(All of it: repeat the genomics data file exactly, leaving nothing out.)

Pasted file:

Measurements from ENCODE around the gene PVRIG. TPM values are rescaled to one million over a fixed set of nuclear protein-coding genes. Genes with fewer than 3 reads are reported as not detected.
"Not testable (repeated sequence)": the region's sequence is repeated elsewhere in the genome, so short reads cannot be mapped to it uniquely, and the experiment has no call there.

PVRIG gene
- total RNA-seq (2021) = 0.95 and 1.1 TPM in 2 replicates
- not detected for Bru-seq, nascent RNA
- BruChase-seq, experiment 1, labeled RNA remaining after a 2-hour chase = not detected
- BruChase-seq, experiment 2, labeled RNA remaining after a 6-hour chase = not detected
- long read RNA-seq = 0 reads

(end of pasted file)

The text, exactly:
Measurements from ENCODE around the gene PVRIG. TPM values are rescaled to one million over a fixed set of nuclear protein-coding genes. Genes with fewer than 3 reads are reported as not detected.
"Not testable (repeated sequence)": the region's sequence is repeated elsewhere in the genome, so short reads cannot be mapped to it uniquely, and the experiment has no call there.

PVRIG gene
- total RNA-seq (2021) = 0.95 and 1.1 TPM in 2 replicates
- not detected for Bru-seq, nascent RNA
- BruChase-seq, experiment 1, labeled RNA remaining after a 2-hour chase = not detected
- BruChase-seq, experiment 2, labeled RNA remaining after a 6-hour chase = not detected
- long read RNA-seq = 0 reads